Posts Tagged ‘The Pain-Free Program’

David Snodgrass Client of the Month

Thursday, October 13th, 2016

I started with function First in April of 2012. My wife was already attending and encouraged me to give the program a chance. My experience with ‘gyms’ had been less than productive, so my first response wasn’t exactly positive, but I decided to give it a chance. As it ends up, this was a totally different experience for me. Instead of a dry, boring routine, I was immediately part of an enthusiastic and friendly group of people. I was totally pleased with the guidance and direction of the instructors. The routines were creative and always changing. Nothing boring about it!

Being age 64, I was beginning to feel less energetic with less mobility and more discomfort. I knew I needed to add some exercise to my daily routine. But, not the typical lift some weights and run a while on the treadmill. The Function First instructors solved that problem with what seems to be an endless supply of varying exercises. I also soon discovered the ability of the staff to be able to modify the group routines to fit my personal needs.

Private Sessions were invaluable in starting me in the correct direction for better physical health. Issues my physician was trying to mask were alleviated with the appropriate exercise problems. I’ve found the instructors to be incredibly knowledgeable, concerned, and capable.

Function First has allowed me to continue with an active lifestyle of hiking, back packing water-skiing and boating.

Dave Snodgrass

Happy David

Happy David

Your Circle of Influence for Pain

Wednesday, July 23rd, 2014

From Chapter 2 of The Pain-Free Program: A Proven Method to Relieve Back, Neck, Shoulder and Joint Pain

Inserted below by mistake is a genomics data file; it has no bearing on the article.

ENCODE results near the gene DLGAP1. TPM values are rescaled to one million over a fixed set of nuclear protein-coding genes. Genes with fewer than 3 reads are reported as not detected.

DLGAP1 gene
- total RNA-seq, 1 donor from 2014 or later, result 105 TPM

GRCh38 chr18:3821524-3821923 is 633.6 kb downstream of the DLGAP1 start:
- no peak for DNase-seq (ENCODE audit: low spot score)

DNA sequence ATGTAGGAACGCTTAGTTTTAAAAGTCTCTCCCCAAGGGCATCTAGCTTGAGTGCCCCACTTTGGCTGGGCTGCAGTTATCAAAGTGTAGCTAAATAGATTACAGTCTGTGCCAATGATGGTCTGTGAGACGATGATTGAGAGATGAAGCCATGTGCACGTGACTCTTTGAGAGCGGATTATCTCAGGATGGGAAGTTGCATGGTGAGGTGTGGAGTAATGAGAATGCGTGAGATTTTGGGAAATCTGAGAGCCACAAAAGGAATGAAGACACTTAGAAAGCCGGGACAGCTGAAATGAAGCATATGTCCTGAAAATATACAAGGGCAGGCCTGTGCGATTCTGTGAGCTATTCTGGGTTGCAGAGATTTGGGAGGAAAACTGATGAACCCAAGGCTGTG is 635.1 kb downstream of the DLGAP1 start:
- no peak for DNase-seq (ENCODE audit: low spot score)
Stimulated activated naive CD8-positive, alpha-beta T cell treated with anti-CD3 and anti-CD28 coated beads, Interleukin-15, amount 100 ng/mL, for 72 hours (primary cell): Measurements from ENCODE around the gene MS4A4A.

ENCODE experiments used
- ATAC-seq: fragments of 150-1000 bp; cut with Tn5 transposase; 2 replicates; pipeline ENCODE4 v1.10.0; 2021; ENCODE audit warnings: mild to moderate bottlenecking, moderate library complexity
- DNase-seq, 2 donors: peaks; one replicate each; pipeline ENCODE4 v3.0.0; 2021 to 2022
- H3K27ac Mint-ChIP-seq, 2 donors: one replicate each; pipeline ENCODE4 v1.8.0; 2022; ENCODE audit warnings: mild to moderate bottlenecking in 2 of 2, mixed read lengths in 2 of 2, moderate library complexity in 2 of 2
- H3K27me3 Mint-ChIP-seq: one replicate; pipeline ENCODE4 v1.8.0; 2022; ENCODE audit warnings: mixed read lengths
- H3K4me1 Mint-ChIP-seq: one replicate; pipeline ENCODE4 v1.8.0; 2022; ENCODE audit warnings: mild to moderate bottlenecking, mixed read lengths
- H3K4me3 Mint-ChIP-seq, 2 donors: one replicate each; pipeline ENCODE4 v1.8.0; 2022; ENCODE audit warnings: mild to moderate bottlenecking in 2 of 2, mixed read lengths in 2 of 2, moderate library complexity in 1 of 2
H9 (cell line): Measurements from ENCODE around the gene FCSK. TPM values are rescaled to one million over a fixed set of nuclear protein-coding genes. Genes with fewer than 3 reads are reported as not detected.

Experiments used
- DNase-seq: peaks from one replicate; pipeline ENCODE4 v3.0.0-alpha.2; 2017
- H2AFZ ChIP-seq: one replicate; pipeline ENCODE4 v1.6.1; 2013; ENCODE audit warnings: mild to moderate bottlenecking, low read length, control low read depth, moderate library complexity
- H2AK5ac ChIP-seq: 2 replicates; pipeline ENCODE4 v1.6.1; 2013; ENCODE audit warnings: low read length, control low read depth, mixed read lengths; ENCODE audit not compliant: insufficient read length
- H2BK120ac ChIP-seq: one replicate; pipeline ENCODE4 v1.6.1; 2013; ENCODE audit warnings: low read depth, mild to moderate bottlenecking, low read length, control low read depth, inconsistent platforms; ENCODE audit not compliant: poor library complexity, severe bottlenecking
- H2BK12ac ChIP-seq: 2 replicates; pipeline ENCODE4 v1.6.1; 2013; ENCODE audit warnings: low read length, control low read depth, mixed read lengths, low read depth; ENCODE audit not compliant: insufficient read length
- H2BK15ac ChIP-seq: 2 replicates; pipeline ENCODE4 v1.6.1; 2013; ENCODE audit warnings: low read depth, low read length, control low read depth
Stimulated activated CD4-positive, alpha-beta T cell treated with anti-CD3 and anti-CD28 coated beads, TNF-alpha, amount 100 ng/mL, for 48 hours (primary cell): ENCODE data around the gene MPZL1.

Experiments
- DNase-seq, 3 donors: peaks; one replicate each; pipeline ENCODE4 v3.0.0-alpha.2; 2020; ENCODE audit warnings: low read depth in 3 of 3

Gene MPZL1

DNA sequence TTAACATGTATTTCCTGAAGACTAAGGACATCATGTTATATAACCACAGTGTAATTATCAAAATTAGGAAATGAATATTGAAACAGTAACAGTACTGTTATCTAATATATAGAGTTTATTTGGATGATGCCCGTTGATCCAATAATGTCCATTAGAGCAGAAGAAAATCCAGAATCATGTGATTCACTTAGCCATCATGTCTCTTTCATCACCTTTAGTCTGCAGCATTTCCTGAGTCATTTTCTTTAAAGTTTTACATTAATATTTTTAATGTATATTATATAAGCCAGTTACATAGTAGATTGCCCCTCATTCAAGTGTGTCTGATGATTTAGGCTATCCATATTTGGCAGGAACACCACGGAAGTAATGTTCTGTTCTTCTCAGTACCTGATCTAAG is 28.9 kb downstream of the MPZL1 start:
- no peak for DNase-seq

First, let’s begin with your doctor. Your doctor is there for you. He or she is not you. In other words, no doctor knows your body better than you do. When you go to the doctor with a complaint about your body, your doctor examines you, runs tests if necessary and then applies a diagnosis to your problem. This diagnosis is based on what the doctor sees, feels with his hands and sometimes hears. Your doctor may also come to a conclusion based on the answers you provide him to targeted questions. But your doctor can never experience what you experience. The pain, the limitations, the inconveniences are all unique to you. There may be similarities to others with a like condition, but never will their experiences be identical to yours. Therefore, this well-educated, well meaning (hopefully) individual is much more limited in how he can affect your circle of influence than you probably thought. Although limited, his influence is still an important part of the route to recovery.

The doctor has four main options with you once a diagnosis has been made. He can send you to some form of therapy, prescribe medication for pain and/or inflammation, perform surgery or some combination of the 3. Once this decision has been made, the role of the doctor becomes more of an evaluator. He evaluates the impact of the intervention he prescribed and determines to continue, modify, stop or apply one of the other 3 options available. The doctor’s role becomes smaller and smaller after an accurate diagnosis has been made.

Sometimes the doctor’s evaluation and your personal assessment of progress may not match. The case usually being that the doctor feels you have progressed or improved more than you think you have. This difference in opinion brings us to a critical crossroads in your history book. Because if you are not as improved as the doctor thinks you are, or should be, and are still struggling with the pain, then there must be a reason. The possible reasons that run through most people’s minds are that the doctor made the wrong diagnosis. The drugs prescribed weren’t effective or the therapist didn’t “make me well”.